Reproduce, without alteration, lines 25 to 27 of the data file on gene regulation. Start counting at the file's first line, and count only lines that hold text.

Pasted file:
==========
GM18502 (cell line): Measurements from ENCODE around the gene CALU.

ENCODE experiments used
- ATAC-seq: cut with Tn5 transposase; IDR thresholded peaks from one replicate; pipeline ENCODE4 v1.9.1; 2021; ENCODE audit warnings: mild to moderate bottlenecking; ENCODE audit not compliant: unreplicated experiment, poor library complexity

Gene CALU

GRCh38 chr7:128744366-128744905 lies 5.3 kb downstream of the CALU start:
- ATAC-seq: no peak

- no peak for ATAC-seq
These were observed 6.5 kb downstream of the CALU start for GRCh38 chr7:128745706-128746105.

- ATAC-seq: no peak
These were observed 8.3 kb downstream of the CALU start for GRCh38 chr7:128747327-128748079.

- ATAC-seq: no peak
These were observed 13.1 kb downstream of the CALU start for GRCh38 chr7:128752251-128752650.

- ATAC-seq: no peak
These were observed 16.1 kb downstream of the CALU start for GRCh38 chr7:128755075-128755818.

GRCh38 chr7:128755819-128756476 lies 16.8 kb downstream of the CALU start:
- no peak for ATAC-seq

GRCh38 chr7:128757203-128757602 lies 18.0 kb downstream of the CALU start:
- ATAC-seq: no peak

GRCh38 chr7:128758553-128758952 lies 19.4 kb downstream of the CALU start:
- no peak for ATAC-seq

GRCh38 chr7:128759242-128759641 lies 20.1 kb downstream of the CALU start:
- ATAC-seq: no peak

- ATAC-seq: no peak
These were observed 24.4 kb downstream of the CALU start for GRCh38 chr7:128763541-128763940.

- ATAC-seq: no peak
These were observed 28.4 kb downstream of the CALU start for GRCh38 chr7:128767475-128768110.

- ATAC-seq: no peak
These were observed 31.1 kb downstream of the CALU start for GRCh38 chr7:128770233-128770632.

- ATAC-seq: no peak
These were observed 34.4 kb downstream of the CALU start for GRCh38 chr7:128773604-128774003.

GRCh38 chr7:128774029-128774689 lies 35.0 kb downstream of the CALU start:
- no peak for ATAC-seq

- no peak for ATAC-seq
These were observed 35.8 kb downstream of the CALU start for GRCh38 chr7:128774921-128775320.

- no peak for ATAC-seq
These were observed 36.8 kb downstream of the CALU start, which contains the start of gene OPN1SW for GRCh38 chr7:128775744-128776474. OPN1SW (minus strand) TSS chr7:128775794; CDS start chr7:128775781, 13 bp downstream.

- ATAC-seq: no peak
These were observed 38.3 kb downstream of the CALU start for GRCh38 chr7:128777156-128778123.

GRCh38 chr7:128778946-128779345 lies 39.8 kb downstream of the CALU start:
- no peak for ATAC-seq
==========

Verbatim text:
- ATAC-seq: no peak
These were observed 28.4 kb downstream of the CALU start for GRCh38 chr7:128767475-128768110.

- ATAC-seq: no peak